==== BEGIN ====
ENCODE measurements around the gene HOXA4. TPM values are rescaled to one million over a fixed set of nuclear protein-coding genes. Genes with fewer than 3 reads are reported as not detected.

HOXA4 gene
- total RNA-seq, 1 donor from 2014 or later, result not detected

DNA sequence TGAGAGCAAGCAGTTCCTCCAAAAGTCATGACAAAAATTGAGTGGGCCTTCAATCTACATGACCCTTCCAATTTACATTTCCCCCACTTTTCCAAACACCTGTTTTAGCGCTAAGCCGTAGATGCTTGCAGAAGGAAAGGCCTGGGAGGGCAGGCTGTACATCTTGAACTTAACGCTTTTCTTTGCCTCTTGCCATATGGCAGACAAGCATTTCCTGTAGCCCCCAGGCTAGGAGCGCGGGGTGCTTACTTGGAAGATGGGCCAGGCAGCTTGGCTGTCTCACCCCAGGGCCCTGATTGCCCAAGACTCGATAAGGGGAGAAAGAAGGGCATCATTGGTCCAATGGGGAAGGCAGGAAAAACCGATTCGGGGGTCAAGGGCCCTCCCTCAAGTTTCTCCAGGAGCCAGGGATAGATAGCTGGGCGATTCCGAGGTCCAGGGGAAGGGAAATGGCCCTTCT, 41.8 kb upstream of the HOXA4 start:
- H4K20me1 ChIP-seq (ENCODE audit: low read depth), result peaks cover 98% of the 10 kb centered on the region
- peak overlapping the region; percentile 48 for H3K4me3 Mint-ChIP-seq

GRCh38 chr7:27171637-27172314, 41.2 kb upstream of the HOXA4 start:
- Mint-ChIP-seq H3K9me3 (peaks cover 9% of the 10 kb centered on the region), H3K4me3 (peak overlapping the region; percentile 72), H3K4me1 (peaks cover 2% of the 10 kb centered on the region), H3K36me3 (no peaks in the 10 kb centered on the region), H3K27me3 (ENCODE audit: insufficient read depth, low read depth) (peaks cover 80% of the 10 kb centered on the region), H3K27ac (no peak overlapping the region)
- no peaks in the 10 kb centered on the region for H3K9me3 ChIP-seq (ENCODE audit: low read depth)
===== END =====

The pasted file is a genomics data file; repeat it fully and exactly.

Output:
ENCODE measurements around the gene HOXA4. TPM values are rescaled to one million over a fixed set of nuclear protein-coding genes. Genes with fewer than 3 reads are reported as not detected.

HOXA4 gene
- total RNA-seq, 1 donor from 2014 or later, result not detected

DNA sequence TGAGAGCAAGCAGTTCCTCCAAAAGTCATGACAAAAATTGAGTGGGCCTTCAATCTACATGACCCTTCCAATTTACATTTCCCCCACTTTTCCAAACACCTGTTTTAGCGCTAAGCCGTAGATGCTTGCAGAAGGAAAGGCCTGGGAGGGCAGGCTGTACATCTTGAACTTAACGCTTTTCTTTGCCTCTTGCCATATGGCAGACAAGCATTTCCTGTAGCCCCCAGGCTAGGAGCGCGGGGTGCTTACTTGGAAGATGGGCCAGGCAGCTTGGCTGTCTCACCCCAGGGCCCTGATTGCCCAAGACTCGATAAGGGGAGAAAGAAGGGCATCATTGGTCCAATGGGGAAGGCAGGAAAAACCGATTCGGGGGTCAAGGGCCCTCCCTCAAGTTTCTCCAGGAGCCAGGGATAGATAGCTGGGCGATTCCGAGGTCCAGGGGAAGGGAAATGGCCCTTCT, 41.8 kb upstream of the HOXA4 start:
- H4K20me1 ChIP-seq (ENCODE audit: low read depth), result peaks cover 98% of the 10 kb centered on the region
- peak overlapping the region; percentile 48 for H3K4me3 Mint-ChIP-seq

GRCh38 chr7:27171637-27172314, 41.2 kb upstream of the HOXA4 start:
- Mint-ChIP-seq H3K9me3 (peaks cover 9% of the 10 kb centered on the region), H3K4me3 (peak overlapping the region; percentile 72), H3K4me1 (peaks cover 2% of the 10 kb centered on the region), H3K36me3 (no peaks in the 10 kb centered on the region), H3K27me3 (ENCODE audit: insufficient read depth, low read depth) (peaks cover 80% of the 10 kb centered on the region), H3K27ac (no peak overlapping the region)
- no peaks in the 10 kb centered on the region for H3K9me3 ChIP-seq (ENCODE audit: low read depth)